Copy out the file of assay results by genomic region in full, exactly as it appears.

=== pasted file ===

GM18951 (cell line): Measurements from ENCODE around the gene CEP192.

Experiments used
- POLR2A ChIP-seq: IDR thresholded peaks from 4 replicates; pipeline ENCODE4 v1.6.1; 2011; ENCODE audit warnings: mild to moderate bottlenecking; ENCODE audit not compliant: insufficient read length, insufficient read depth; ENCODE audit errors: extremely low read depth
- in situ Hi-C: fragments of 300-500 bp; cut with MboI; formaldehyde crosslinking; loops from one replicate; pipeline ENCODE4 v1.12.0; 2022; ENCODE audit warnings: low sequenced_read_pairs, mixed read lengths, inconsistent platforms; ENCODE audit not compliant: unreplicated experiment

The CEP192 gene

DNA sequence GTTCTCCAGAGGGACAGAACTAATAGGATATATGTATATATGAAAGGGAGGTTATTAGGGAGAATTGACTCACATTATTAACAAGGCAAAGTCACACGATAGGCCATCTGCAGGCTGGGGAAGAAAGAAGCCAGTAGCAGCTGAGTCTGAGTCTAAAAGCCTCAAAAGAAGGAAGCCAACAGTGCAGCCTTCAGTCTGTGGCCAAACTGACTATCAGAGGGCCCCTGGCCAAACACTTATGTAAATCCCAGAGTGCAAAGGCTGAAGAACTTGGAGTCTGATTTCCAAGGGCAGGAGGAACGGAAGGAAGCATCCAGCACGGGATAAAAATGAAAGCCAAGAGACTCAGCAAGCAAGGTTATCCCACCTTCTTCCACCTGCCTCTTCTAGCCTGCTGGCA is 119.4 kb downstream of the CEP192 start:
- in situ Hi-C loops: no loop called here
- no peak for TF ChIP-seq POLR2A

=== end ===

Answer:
GM18951 (cell line): Measurements from ENCODE around the gene CEP192.

Experiments used
- POLR2A ChIP-seq: IDR thresholded peaks from 4 replicates; pipeline ENCODE4 v1.6.1; 2011; ENCODE audit warnings: mild to moderate bottlenecking; ENCODE audit not compliant: insufficient read length, insufficient read depth; ENCODE audit errors: extremely low read depth
- in situ Hi-C: fragments of 300-500 bp; cut with MboI; formaldehyde crosslinking; loops from one replicate; pipeline ENCODE4 v1.12.0; 2022; ENCODE audit warnings: low sequenced_read_pairs, mixed read lengths, inconsistent platforms; ENCODE audit not compliant: unreplicated experiment

The CEP192 gene

DNA sequence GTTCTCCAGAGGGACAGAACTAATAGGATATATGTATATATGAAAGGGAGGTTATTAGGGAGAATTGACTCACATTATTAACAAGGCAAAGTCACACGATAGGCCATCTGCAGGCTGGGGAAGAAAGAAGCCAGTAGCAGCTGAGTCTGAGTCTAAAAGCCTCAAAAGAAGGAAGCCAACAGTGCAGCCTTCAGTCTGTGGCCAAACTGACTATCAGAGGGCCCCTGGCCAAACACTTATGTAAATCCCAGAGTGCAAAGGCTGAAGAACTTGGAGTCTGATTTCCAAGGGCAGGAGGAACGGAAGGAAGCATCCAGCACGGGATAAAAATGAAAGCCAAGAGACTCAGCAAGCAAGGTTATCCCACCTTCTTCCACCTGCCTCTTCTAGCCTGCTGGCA is 119.4 kb downstream of the CEP192 start:
- in situ Hi-C loops: no loop called here
- no peak for TF ChIP-seq POLR2A